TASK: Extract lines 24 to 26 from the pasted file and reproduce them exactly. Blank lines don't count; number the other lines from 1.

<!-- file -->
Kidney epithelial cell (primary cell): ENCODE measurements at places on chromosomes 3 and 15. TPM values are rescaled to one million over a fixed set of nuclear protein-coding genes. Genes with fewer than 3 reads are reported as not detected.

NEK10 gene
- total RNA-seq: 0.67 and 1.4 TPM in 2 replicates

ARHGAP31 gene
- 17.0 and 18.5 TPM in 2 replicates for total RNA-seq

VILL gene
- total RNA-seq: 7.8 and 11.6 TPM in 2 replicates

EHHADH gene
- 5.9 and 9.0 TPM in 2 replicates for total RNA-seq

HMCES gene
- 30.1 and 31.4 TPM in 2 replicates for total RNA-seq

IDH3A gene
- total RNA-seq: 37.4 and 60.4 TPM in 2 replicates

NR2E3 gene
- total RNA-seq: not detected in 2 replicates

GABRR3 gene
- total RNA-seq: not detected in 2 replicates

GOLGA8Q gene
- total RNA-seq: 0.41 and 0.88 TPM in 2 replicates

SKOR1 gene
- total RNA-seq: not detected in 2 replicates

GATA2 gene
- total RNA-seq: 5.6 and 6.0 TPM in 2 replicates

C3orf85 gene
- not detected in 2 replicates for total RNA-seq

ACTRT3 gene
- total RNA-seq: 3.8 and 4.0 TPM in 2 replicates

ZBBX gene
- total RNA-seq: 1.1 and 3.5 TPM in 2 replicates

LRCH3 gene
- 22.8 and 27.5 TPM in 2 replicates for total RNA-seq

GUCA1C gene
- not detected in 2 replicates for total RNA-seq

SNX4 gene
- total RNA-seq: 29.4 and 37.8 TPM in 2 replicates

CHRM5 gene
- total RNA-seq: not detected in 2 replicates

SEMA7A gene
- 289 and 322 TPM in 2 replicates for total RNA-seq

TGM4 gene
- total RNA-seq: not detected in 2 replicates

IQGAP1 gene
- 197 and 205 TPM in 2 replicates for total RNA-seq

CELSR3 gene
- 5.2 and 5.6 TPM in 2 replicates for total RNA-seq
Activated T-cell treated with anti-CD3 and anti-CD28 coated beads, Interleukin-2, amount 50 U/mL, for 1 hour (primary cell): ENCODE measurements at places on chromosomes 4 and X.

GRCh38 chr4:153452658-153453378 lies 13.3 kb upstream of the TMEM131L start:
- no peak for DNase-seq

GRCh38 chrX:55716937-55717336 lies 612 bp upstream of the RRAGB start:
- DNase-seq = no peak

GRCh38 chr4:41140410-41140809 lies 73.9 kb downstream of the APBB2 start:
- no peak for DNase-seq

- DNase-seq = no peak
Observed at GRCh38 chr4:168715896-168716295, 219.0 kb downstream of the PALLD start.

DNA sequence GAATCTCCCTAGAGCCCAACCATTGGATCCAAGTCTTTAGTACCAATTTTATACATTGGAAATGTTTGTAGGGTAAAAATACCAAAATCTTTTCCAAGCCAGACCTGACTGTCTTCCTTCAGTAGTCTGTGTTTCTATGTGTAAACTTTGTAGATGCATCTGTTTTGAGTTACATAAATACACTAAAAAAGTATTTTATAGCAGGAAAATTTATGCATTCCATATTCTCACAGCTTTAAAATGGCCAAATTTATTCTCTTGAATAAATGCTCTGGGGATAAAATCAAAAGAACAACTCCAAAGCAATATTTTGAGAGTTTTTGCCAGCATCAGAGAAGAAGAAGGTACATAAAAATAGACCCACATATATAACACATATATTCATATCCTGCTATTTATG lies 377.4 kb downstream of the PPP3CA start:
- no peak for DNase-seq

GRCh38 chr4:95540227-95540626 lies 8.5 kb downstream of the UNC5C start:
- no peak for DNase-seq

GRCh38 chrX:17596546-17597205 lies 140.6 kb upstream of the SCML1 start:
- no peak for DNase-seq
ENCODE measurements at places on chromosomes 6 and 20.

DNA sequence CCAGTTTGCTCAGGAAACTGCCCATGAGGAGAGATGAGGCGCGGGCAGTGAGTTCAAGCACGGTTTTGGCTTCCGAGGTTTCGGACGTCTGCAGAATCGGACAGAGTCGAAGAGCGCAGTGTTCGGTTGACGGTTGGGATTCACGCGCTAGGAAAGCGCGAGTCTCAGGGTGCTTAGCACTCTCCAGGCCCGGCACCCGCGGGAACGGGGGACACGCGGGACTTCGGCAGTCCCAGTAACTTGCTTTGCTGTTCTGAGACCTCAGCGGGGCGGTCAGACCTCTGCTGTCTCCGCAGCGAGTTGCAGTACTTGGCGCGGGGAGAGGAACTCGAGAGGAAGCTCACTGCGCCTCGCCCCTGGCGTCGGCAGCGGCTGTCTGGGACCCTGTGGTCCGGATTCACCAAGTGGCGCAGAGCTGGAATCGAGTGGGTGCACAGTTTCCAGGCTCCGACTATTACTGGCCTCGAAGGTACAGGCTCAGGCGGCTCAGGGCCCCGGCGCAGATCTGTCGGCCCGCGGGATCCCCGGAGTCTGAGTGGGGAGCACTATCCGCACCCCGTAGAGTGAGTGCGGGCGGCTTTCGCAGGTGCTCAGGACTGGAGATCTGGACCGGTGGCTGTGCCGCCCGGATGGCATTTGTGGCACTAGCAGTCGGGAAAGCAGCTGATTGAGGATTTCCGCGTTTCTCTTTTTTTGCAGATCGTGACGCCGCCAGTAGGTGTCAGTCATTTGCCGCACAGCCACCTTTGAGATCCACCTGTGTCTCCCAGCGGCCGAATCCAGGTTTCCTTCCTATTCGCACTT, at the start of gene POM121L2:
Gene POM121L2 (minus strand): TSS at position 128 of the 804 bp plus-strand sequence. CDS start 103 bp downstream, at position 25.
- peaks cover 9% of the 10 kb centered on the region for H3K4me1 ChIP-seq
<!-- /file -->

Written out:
C3orf85 gene
- not detected in 2 replicates for total RNA-seq

ACTRT3 gene